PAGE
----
The Enid News and Eagle, Enid, OK

January 10, 2013

Anderson files bill to replace state's current income tax with flat tax

Kevin Hassler, Associate Editor
Enid News and Eagle

ENID, Okla. — Sen. Patrick Anderson has filed legislation to replace Oklahoma’s current income tax with a flat tax of 2.95 percent.

Anderson, R-Enid, said his plan, outlined in Senate Bill 240, is simple, fair and revenue neutral. He also said his plan would result in Oklahoma having the lowest income tax rate of the 43 states that impose an income tax.

SB 240 would eliminate all income tax deductions, credits and exemptions, Anderson said. Under the proposal, the state income tax rate would be cut nearly in half, and there would be no loss of revenue to state government, he said.

Oklahoma Tax Commission has reviewed the numbers and determined a flat rate of 2.95 percent would be revenue neutral, he said.

“The bottom line is if you replace our current tax system with a flat tax, then all taxpayers are treated equally,” Anderson said. “This flat tax offers tax relief to all Oklahomans, and it has no negative impact on the state budget. It would be a great selling point for businesses that are looking to relocate to our great state.”

House Democratic leaders came out against Anderson’s proposal.

“It may be revenue neutral to the state,” said House Democratic Leader Scott Inman, D-Del City, “but it’s devastating to the poor, to the disabled, to veterans and to retirees.”

While Anderson’s plan is revenue neutral, Inman said, taxes on some groups, including the poor, the disabled, veterans and retirees, will increase.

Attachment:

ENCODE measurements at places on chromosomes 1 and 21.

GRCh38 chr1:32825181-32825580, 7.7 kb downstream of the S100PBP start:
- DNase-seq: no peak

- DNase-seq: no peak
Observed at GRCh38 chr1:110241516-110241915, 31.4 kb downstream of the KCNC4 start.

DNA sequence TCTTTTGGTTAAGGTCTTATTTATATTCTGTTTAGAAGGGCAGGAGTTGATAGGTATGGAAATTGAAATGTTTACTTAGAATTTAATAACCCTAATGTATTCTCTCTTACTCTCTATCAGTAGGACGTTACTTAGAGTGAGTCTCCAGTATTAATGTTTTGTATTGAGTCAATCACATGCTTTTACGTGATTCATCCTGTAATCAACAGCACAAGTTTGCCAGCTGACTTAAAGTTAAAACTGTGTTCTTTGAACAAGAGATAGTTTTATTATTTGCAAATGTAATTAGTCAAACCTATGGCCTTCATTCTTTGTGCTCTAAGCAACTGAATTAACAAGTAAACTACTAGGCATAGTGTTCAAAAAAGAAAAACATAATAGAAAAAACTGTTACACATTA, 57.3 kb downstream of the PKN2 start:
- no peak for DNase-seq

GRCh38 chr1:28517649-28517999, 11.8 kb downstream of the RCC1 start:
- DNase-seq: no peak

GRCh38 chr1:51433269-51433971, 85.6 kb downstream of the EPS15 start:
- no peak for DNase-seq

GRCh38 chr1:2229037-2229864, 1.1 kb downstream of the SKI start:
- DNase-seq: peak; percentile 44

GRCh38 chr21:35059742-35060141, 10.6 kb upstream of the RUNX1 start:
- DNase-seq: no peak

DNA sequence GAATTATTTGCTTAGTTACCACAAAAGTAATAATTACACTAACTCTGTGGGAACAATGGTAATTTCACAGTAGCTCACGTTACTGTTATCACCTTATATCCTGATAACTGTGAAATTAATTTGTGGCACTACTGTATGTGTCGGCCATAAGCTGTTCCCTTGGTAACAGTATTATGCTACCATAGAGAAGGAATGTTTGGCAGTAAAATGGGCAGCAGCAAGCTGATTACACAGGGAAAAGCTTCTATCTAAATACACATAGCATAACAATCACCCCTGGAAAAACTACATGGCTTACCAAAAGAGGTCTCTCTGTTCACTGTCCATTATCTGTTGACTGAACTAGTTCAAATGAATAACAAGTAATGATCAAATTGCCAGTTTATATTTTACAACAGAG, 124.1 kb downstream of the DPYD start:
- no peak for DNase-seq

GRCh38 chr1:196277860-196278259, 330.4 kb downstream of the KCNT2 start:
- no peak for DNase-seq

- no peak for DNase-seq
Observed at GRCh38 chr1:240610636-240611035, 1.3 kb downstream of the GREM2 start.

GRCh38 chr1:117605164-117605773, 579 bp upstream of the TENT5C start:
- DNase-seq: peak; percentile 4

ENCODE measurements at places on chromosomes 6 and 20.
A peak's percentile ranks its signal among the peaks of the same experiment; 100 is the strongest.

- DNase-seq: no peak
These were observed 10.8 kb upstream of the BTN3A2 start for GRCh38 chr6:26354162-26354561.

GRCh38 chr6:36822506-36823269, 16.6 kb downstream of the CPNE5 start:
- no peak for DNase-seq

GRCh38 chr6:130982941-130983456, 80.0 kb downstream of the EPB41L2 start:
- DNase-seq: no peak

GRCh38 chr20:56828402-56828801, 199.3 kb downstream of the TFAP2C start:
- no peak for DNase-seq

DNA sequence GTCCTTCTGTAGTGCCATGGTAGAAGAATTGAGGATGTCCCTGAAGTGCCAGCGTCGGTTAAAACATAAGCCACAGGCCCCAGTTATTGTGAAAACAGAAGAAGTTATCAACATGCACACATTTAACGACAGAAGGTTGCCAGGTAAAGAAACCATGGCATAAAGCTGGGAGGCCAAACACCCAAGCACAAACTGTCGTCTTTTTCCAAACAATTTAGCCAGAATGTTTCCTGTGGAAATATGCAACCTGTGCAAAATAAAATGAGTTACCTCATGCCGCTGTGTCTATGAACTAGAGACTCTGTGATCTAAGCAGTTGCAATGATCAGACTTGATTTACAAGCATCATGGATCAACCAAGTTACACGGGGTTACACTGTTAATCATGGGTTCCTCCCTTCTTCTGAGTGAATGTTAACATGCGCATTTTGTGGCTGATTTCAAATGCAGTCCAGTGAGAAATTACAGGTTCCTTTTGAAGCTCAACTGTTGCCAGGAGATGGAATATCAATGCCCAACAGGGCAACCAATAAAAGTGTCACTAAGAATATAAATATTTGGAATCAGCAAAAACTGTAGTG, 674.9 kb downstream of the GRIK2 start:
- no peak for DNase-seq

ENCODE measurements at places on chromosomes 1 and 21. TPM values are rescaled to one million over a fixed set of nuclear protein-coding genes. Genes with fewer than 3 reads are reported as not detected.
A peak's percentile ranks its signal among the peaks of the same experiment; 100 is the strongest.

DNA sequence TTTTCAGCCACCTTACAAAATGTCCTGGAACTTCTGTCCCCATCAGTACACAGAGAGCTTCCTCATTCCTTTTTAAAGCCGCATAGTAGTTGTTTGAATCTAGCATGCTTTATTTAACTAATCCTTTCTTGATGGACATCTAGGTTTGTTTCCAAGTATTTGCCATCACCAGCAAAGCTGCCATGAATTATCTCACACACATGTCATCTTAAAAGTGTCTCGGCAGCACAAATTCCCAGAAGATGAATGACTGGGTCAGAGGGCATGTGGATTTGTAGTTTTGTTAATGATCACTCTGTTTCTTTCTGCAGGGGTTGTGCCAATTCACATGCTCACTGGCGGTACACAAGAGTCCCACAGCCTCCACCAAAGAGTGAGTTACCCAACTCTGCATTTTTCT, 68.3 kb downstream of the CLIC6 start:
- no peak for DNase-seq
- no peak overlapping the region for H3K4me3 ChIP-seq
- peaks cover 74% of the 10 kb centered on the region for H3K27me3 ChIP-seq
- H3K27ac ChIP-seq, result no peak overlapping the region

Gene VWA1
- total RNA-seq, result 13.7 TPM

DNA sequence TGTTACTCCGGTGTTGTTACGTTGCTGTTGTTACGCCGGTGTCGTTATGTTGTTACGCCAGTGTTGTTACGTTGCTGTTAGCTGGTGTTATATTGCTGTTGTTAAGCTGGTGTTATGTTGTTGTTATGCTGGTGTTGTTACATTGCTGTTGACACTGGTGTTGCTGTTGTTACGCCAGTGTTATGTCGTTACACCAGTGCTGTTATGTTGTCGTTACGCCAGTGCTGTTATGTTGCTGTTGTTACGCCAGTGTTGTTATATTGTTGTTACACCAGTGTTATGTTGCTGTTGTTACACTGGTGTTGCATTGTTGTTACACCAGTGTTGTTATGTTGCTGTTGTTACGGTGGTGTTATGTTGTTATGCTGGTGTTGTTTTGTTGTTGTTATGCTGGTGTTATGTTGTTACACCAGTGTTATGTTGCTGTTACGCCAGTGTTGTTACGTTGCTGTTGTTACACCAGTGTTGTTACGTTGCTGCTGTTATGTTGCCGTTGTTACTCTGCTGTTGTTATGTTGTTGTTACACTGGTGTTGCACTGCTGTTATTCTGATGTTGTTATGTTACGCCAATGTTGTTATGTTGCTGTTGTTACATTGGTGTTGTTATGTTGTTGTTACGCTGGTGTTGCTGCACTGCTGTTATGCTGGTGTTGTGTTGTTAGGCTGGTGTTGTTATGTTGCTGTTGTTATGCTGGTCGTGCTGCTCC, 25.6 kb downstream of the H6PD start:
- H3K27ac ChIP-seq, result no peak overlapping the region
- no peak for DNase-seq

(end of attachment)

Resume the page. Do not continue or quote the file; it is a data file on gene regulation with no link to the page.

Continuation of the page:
“House Democrats stand ready to defend hardworking Oklahomans and our retirees from the attacks we thought the Republican majority recognized they lost last session,” Inman said. “Many ... rely on these exemptions and deductions simply to make ends meet, but early estimates are that a flat tax would actually increase taxes on the majority of Oklahomans — upwards of two-thirds to three-quarters.

“In short, Anderson’s plan will shift the tax burden onto the backs of Oklahomans who can least afford it,” Inman said. “It may, in fact, be revenue neutral, but it lowers taxes for the rich while raising them for everyone else.”

Anderson said seven other states have a flat tax. They are Colorado, Illinois, Indiana, Massachusetts, Michigan, Pennsylvania and Utah. The seven states with no income tax are Alaska, Florida, Nevada, South Dakota, Texas, Washington and Wyoming.

Taxes have been a big issue with the Legislature lately. Last year, Gov. Mary Fallin proposed cutting the top income tax rate from 5.25 percent to 3.5 percent, beginning in 2013.

But rank-and-file members balked at the elimination of dozens of tax credits and exemptions Fallin proposed to offset much of the lost revenue, and a last-minute deal for a compromise tax cut fell apart in the waning days of the session.

Fallin and legislative leaders have said they would like to revisit the issue again this session, which begins in February.



The Associated Press contributed to this story.